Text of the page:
Book Review: The Hate U Give// Angie Thomas


George Floyd was killed by a white police officer completely unnecessarily. The uproar caused by his death gave new symbolism to the Black Lives Matter Movement. Seeing the awful circumstances of his death compelled me to read novels and educate myself on the discriminations faced by black people on a daily basis. Taking this into consideration, The Hate U Give is a brilliant starting point to read for the purpose of educating oneself and attempting to understand.

Protagonist, Starr Carter, lives in Garden Heights, an American suburb. The novel begins with Starr at a party with her friend Kenya. Gunshots ring out so Starr runs away. From the off, readers are exposed to tension, experiencing a scene where real and imminent danger is prevalent. Thomas’s prose is raw and real for the reader, putting them on edge as much as Starr, a dramatically effective scene. When Starr meets her childhood best friend who offers to drive her home to safety, Thomas’s prose creates a sense of security again and the reader is put at ease

Until, during the drive, a white police officer stops them. He pulls Khalil out of the car, a scene that is so well-written as readers are as shocked as Starr that Khalil has been stopped. When Khalil turns to check Starr is alright the police officer shoots him dead. He apparently thinks he is reaching for a gun. The incident traumatises Starr and she grieves for her friend. This chain of events makes for page turning but heart wrenching reading. When I read this part, my heart ached for Starr and I almost felt as though the scene was unfolding in front of me. I think that is what makes the book so good, Thomas’s writing makes it hard to ignore the reality of the discrimination and brutality faced by Khalil. It really stops you in your tracks and makes you think. The scenes following the murder of Khalil incensed me as I felt such a strong sense of injustice. Reading the book, you want justice for Khalil and the many others like him, killed brutally and needlessly. It is rare that a writer can stir up so much emotion in me, something Thomas does effortlessly.

The novel is very well written as Thomas weaves in education about everyday racism that black people experience. One such example of this is a friend of Starr’s saying that Khalil was a drug dealer. As a result, she seems to justify the officers actions which is a racist and stereotypical viewpoint . It is a novel containing so many thoughts and events that are rarely discussed, such as the evident difference in character Starr exhibits when in Garden Heights in comparison to at school when she changes to fit in. This is something that Thomas highlights, implying that Starr must act differently to be accepted at school which is sad for the reader as they wish she could just be who she is and not face potential discrimination just for being herself.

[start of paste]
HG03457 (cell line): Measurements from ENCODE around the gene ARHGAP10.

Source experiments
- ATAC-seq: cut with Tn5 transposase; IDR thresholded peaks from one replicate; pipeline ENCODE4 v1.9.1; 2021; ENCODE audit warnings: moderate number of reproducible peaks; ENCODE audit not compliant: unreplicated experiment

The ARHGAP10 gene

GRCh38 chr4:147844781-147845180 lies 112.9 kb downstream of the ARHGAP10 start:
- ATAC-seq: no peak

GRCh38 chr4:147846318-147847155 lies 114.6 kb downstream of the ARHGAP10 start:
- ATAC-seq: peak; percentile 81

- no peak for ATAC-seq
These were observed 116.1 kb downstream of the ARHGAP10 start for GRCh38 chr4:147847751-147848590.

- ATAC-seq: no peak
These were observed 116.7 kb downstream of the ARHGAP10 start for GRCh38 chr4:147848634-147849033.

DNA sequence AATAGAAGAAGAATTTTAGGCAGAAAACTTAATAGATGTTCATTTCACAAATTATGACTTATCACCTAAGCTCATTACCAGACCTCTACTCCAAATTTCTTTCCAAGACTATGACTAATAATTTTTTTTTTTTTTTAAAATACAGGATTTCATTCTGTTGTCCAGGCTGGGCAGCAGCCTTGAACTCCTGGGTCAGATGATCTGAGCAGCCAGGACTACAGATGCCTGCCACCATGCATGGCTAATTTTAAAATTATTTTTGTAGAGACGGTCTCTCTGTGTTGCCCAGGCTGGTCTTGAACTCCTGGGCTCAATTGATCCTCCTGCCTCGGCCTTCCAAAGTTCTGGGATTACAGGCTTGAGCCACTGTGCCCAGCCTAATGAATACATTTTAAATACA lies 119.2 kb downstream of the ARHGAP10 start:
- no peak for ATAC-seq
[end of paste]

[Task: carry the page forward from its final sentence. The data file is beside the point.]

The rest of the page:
Another sad topic rarely discussed is Starr’s father coaching her brother on what to say if he gets stopped by the police. It is shocking to read but so effectively written as it makes white people realise that they are extremely privileged as they have never had to think about the situation. This is perhaps an uncomfortable realisation at first but is vital in helping to change your mindset and educating yourself on racism fully.

A particularly interesting scene is when Starr’s white boyfriend Chris meets her family. It is the first time and cultural differences are clear. Despite this, Chris gets on with Starr’s family and it is a positive scene. Also, he joins them in their protests, showing solidarity and love for Starr. It is nice to read because you can sense that he really wants to be there and he enjoys showing his support for the cause. Thomas’s language breaks down possible cultural barriers and makes the scenes easy, highlighting that it can and is possible for other cultures and people to have positive relationships.  It mirrors the recent support that many white people have been showing towards the protests happening across the world which indicates real progress fighting against racial inequalities.

The main message The Hate U Give offers is to stand up against racism and can be directly linked with the Black Lives Matter Movement. Now is a perfect time to read this book, particularly after the death of George Floyd. It is a great source of education about racism and a really sad but important read. It is the sort of novel that opens up important conversations about racism. I highly recommend everyone reads this book as a starting point to try to comprehend the realities of police brutality and racism. It is well worth a read.

Words by Olivia Devereux-Evans

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